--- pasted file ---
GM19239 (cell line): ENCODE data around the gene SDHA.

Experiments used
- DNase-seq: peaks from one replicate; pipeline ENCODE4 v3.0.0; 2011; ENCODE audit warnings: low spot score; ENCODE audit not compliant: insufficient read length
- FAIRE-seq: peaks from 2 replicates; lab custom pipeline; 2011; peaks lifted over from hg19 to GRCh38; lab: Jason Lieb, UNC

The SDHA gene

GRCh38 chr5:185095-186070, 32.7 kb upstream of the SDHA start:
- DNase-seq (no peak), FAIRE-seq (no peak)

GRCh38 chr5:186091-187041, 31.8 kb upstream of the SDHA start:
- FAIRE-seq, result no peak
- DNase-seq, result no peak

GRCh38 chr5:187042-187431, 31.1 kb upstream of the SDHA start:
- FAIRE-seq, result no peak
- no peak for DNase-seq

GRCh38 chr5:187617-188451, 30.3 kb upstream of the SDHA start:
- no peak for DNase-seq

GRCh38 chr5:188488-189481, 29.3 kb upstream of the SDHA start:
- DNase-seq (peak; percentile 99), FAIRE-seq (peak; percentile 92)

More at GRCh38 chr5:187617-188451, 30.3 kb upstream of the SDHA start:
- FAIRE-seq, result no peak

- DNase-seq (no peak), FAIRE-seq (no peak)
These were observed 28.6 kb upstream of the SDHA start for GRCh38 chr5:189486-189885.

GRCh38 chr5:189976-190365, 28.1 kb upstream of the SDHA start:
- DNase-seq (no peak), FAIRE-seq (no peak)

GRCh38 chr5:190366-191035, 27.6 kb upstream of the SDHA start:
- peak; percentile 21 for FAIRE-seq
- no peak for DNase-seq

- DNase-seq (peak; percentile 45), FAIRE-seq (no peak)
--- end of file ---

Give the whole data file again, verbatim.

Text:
GM19239 (cell line): ENCODE data around the gene SDHA.

Experiments used
- DNase-seq: peaks from one replicate; pipeline ENCODE4 v3.0.0; 2011; ENCODE audit warnings: low spot score; ENCODE audit not compliant: insufficient read length
- FAIRE-seq: peaks from 2 replicates; lab custom pipeline; 2011; peaks lifted over from hg19 to GRCh38; lab: Jason Lieb, UNC

The SDHA gene

GRCh38 chr5:185095-186070, 32.7 kb upstream of the SDHA start:
- DNase-seq (no peak), FAIRE-seq (no peak)

GRCh38 chr5:186091-187041, 31.8 kb upstream of the SDHA start:
- FAIRE-seq, result no peak
- DNase-seq, result no peak

GRCh38 chr5:187042-187431, 31.1 kb upstream of the SDHA start:
- FAIRE-seq, result no peak
- no peak for DNase-seq

GRCh38 chr5:187617-188451, 30.3 kb upstream of the SDHA start:
- no peak for DNase-seq

GRCh38 chr5:188488-189481, 29.3 kb upstream of the SDHA start:
- DNase-seq (peak; percentile 99), FAIRE-seq (peak; percentile 92)

More at GRCh38 chr5:187617-188451, 30.3 kb upstream of the SDHA start:
- FAIRE-seq, result no peak

- DNase-seq (no peak), FAIRE-seq (no peak)
These were observed 28.6 kb upstream of the SDHA start for GRCh38 chr5:189486-189885.

GRCh38 chr5:189976-190365, 28.1 kb upstream of the SDHA start:
- DNase-seq (no peak), FAIRE-seq (no peak)

GRCh38 chr5:190366-191035, 27.6 kb upstream of the SDHA start:
- peak; percentile 21 for FAIRE-seq
- no peak for DNase-seq

- DNase-seq (peak; percentile 45), FAIRE-seq (no peak)